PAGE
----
I have amassed a wealth of years in the IT industry – far too many to admit – during which time there have been all kinds of changes in the way we do business. Challenges have always come and gone, yet none have been as transformative and demanding as the enforced shift from face-to-face (f2f) interactions to online due to the global pandemic. Albeit, technology enabled the transition to occur relatively quickly.
In the pre-COVID era, networking for new business was part of the fabric of day-to-day sales roles, to the extent that even popping in for a coffee unannounced on the way home was considered the norm. Pursuing fresh opportunities was and always will be difficult. But back then, it felt like it was more of an achievable objective, within reach through unwavering levels of focus and drive.
For existing customers, f2f dealings showed you cared and valued your contact’s business. In your own company, there was a high level of expectation for monthly or quarterly reviews that aligned strategies, with actions discussed sometimes immediately implemented.
Being physically present granted easier access to all areas of the organisation – sales, logistics, finance, marketing, etc. It provided a greater chance of forming stronger, longer-lasting connections and relationships, which built loyalty across the whole company.
Attending in-person meetings requires more effort and therefore has to be worthwhile. Communication and participation are generally better in f2f settings as there are fewer distractions. It’s not as easy, for example, to respond to emails when sitting in the same room and you’re less likely to be interrupted by the dog barking at precisely the wrong moment.
Being physically present allows you to observe how clients react to discussions through the subtleties of their body language and facial expressions. This, in turn, enables you to adjust accordingly and maintain your focus on achieving those all-important objectives.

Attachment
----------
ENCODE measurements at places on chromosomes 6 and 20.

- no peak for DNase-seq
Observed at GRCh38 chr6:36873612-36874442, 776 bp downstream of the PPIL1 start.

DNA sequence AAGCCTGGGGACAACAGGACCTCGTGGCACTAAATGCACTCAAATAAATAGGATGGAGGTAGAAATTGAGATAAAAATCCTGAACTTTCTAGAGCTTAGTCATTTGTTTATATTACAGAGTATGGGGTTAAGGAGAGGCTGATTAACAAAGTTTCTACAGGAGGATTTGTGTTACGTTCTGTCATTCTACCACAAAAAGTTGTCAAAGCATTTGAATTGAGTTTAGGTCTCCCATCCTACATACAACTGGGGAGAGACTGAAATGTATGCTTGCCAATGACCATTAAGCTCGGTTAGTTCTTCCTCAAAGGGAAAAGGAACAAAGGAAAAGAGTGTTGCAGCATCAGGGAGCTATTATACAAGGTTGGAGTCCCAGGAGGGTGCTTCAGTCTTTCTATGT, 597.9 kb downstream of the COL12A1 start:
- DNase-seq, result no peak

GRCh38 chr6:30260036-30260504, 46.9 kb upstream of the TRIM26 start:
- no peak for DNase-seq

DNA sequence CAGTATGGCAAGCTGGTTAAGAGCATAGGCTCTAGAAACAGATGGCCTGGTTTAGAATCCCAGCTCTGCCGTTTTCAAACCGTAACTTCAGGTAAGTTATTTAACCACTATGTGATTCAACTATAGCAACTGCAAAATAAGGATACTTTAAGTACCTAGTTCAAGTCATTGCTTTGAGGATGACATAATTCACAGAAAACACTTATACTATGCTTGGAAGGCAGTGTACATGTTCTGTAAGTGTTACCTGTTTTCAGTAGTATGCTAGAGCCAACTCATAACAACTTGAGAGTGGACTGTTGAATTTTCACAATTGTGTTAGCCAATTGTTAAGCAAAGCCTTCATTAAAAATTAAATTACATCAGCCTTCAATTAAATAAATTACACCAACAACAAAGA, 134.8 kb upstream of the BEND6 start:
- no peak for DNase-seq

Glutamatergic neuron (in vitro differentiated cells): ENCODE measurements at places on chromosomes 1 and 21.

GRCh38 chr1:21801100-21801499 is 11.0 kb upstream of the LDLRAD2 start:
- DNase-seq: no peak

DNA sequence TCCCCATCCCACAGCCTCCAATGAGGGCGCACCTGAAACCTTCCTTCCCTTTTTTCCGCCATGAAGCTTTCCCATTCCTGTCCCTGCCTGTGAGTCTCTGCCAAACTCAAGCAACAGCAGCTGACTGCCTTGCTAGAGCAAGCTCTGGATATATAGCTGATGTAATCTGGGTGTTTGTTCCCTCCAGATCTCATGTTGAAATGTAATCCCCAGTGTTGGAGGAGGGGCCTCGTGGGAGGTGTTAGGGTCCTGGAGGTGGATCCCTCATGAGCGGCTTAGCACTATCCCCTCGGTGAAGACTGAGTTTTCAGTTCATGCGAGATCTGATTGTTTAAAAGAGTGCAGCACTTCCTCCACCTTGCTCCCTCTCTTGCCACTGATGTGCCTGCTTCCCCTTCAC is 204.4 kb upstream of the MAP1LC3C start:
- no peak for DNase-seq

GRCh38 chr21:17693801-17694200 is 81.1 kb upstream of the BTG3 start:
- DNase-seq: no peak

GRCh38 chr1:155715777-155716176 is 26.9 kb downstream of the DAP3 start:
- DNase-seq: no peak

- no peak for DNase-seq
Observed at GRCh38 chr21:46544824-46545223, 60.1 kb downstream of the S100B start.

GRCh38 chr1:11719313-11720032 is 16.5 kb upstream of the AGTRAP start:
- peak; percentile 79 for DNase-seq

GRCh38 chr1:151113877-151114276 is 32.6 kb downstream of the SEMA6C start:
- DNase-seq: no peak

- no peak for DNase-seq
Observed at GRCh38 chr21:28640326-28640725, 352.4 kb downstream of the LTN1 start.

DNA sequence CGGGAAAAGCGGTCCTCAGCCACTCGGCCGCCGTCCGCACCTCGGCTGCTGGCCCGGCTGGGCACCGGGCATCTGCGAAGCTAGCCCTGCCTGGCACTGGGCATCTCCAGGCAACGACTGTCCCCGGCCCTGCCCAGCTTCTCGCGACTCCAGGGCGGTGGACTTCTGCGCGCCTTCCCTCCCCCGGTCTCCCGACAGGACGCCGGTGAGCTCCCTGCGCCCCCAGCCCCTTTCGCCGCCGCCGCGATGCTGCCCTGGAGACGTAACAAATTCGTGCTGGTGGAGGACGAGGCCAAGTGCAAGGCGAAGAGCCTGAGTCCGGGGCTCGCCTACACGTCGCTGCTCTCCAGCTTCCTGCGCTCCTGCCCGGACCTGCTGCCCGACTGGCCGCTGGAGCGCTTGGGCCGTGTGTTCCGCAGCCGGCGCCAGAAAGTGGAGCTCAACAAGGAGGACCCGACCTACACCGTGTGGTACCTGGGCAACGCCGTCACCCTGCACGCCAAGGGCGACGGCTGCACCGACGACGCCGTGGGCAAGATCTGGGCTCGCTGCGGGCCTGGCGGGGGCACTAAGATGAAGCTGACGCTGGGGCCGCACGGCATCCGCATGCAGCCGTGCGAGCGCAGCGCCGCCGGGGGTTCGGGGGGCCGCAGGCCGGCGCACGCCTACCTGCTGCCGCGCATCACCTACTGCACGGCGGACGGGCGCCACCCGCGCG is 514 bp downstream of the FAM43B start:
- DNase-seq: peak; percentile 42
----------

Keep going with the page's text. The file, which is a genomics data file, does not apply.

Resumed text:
It would be naive of me to suggest online meetings don’t equally deliver huge positives. Without a doubt, during the coronavirus crisis, digital dialogues helped us to keep in contact with one another, enabled companies to function and offered a connection to the outside world that we had momentarily lost.
Ultimately, we are living and working in our customers’ universe, so we must provide an engagement solution that suits them. We also need to acknowledge that the landscape has changed. This makes it really exciting to be in a sales environment all over again.
Being flexible, embracing change, and adapting are no longer options – now more than ever, they are the keys to success in business. It’s thrilling to develop creative ways of collaborating with clients. Calling just doesn’t seem to cut the mustard these days. You have to stand out from the crowd, be different from the rest and remain dedicated to the cause.
I love going out to see customers, both old and new. As well as strong meeting content, I am always good for coffee and treats, so it’s worth getting in touch to arrange a catch-up.
In my opinion, seeing people in their environment is the best way to understand their requirements and formulate a proposal that aligns with their needs and capabilities.
Lisa Hainsworth is Business Development Manager at Static Control Components Europe